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Former Troy city manager faces bribery charge

City of Troy
Brian Kischnick

Troy’s former city manager is in major trouble again – this time, on federal bribery charges.

Brian Kischnick, 50, was charged in a criminal information. It alleges that between September 2015 and March 2018, Kischnick “solicited and accepted cash and other things of value totaling $20,879.50 from a contractor with the intent to be influenced and rewarded in connection with business and transactions …involving that contractor.”

The charges bring the possibility of up to ten years in prison, though a criminal information generally means that a plea deal is in the works.

Kisnick’s tenure as city manager was troubled. The Troy City Council fired him in March, after he was arrested on domestic assault charges. His time there was also marked by allegations of questionable spending.

Kischnick’s attorney could not immediately be reached for comment Friday.

The city of Troy released a statement following the announcement of the criminal charges, which reads in part:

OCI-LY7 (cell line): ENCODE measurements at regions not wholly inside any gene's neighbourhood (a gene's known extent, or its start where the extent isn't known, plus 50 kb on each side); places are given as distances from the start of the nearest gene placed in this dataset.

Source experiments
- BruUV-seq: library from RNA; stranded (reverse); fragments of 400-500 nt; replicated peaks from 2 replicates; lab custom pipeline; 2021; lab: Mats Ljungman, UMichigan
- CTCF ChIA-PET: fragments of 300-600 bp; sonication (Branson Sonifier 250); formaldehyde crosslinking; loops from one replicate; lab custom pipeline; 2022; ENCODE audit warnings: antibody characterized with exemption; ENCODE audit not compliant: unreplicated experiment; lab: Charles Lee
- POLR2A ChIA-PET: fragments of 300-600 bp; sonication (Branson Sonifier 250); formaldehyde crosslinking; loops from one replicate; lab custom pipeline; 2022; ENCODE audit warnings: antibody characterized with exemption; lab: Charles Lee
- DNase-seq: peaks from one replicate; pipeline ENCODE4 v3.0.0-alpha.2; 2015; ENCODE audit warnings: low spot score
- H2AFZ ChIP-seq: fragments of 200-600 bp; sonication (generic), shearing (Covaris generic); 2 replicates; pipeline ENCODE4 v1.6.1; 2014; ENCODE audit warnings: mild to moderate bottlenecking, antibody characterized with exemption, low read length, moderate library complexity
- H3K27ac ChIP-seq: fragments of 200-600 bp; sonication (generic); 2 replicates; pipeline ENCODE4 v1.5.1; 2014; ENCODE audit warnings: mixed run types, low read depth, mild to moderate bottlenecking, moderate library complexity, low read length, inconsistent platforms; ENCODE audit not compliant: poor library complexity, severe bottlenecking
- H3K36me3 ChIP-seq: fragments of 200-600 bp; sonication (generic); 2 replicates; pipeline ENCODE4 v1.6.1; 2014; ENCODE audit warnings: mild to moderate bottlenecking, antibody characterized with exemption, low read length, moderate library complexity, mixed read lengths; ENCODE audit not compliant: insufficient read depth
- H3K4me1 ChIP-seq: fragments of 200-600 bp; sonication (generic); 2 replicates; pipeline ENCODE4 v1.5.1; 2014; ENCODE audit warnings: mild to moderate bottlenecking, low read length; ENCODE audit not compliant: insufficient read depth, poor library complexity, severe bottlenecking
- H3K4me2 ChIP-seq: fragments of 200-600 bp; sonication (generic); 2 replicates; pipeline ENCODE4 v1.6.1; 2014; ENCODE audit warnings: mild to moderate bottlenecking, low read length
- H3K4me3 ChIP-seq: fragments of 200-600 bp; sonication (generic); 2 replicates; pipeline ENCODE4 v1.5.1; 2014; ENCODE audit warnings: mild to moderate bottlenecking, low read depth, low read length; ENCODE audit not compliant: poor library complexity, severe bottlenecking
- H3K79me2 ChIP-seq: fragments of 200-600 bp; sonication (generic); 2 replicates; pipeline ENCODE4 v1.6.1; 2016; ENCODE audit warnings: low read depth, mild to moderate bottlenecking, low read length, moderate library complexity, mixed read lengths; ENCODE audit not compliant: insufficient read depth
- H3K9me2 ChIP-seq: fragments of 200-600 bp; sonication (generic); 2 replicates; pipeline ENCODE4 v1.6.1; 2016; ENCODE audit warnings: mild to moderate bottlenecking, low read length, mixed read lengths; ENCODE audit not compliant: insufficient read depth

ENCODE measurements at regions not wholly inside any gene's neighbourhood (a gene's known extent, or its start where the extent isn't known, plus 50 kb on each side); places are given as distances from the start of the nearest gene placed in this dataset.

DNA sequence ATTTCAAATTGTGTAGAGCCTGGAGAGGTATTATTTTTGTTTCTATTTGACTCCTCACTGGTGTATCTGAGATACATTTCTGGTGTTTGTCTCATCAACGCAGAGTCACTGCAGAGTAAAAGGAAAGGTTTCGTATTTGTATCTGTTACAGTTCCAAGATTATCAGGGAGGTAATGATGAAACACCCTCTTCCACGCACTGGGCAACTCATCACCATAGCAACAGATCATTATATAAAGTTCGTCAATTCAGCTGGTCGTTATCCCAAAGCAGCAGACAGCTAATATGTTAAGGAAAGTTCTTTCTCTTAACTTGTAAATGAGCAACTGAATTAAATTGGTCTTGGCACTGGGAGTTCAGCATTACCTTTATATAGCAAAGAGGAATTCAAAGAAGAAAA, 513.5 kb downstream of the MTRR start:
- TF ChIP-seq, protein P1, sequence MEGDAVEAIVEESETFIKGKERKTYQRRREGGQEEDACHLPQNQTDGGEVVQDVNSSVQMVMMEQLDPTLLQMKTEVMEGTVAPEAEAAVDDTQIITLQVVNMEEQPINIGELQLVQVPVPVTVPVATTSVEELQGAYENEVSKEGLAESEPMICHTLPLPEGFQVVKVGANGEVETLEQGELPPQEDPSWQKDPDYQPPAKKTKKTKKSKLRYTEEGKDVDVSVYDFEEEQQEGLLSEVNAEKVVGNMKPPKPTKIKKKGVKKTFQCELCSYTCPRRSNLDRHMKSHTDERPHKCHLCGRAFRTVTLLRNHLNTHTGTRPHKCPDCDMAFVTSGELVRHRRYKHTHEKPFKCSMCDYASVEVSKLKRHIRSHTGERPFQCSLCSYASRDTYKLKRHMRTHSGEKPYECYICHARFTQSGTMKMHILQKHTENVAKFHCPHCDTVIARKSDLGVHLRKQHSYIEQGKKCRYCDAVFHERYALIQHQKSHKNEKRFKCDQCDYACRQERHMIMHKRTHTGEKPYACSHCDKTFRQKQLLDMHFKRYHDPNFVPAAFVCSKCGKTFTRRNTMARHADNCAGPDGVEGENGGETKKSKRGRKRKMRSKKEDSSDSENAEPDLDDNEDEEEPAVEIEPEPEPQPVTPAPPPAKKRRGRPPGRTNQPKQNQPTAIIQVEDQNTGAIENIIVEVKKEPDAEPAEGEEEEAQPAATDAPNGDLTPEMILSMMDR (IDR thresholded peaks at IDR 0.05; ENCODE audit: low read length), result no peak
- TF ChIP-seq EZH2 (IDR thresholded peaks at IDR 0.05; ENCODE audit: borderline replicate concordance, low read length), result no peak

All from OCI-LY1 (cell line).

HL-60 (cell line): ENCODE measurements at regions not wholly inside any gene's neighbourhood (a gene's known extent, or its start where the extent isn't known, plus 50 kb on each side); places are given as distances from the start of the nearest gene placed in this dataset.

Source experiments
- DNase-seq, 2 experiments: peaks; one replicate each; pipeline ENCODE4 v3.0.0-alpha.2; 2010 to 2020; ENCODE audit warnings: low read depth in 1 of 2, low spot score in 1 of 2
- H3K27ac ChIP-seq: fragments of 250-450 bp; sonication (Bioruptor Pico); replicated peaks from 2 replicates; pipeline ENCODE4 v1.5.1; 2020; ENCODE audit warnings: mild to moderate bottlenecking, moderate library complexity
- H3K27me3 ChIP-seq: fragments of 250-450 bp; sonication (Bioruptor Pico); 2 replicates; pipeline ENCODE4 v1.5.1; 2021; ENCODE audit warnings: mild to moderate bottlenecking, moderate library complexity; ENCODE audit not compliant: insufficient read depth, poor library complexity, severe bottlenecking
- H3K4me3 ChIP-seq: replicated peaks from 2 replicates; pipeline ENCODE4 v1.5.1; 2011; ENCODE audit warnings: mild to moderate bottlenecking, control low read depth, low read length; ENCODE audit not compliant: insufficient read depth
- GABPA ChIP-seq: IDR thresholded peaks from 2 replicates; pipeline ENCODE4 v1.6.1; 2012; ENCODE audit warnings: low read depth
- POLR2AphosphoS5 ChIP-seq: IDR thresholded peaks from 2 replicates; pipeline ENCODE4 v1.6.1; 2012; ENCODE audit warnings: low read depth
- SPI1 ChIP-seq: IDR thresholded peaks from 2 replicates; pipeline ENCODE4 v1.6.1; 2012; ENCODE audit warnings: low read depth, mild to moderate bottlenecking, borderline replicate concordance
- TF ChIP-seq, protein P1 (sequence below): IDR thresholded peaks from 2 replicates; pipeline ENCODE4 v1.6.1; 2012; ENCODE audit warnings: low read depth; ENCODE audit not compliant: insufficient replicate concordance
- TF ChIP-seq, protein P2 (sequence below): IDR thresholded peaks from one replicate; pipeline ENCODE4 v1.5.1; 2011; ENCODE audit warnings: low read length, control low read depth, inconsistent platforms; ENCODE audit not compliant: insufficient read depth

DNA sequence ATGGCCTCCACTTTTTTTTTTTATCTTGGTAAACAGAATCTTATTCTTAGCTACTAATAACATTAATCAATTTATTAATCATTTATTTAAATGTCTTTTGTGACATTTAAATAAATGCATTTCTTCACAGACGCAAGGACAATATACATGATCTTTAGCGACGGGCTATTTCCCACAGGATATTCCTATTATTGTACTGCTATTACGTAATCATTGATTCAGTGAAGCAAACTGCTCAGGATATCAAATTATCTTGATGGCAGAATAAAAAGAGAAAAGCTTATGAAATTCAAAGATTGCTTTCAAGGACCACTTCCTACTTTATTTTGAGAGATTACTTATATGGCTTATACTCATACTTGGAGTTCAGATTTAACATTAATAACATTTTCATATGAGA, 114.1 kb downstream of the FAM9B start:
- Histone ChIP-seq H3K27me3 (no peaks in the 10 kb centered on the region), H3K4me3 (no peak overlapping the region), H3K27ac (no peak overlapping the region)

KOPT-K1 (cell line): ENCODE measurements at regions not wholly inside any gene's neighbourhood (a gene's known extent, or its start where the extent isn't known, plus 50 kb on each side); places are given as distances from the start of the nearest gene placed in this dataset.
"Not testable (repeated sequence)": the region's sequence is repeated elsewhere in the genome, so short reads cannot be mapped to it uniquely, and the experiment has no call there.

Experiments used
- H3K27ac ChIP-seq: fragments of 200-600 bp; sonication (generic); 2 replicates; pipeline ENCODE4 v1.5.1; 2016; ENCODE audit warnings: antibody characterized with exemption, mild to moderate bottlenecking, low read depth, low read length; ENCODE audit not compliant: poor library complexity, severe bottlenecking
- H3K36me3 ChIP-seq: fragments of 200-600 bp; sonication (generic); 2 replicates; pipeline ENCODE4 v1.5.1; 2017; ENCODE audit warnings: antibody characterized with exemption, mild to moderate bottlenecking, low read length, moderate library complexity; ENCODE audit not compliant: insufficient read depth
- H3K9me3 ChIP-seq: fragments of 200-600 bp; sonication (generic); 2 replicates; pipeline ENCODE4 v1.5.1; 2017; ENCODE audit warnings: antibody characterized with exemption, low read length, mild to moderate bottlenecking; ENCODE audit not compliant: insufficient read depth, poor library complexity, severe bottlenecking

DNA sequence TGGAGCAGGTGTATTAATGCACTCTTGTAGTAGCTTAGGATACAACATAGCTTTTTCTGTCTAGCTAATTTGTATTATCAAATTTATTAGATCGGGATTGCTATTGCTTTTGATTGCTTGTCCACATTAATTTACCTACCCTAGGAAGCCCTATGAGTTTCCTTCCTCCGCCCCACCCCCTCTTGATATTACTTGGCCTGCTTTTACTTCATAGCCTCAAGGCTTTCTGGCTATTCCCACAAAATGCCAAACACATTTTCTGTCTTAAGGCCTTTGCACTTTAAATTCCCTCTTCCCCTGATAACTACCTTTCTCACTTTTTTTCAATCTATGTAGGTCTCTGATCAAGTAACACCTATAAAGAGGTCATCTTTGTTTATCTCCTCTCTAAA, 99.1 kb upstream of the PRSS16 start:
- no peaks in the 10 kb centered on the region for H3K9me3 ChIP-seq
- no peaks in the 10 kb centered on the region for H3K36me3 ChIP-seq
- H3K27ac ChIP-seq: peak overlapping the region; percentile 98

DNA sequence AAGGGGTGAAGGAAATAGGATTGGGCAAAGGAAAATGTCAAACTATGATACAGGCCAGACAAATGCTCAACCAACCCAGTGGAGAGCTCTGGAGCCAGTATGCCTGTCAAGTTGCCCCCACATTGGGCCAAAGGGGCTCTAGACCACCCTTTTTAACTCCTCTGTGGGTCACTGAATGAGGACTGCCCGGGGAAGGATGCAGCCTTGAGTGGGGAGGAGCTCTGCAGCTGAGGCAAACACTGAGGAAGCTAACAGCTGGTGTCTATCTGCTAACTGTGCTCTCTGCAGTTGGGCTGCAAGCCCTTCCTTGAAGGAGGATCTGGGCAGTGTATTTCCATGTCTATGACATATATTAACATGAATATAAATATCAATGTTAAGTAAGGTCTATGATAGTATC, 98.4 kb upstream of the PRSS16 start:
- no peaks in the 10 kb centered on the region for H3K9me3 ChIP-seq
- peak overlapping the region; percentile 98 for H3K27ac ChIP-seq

The leadership and employees of the City have fully cooperated with the investigation and are committed to moving forward in serving City residents with the integrity they deserve. “Through his criminal and unethical behavior, Mr. Kischnick has victimized residents, taxpayers, City employees and City Council,” said City Manager Mark Miller. “The City is moving forward with employees that meet the highest standards of ethical conduct and integrity.” In order to ensure transparency, City Administration plans to hire a forensic auditor to review City finances. Professional and ethical responsibility training and internal reporting processes are a priority of the City.

Kischnick is yet another public official in metro Detroit to apparently be caught in an ongoing FBI investigation into public corruption in the region. Twenty other people have been charged as a result of that investigation so far, mostly officials and municipal contractors based in Macomb County.

“Those who hold the public’s offices and use them for their own personal gain and enrichment should beware. We will uncover your crimes and hold you fully accountable for your breach of the public’s trust,” Detroit U.S. Attorney Matthew Schneider said in a statement. “This office is committed to weeding out corruption everywhere we find it in Southeastern Michigan.”

Sarah Cwiek joined Michigan Public in October 2009. As our Detroit reporter, she is helping us expand our coverage of the economy, politics, and culture in and around the city of Detroit.
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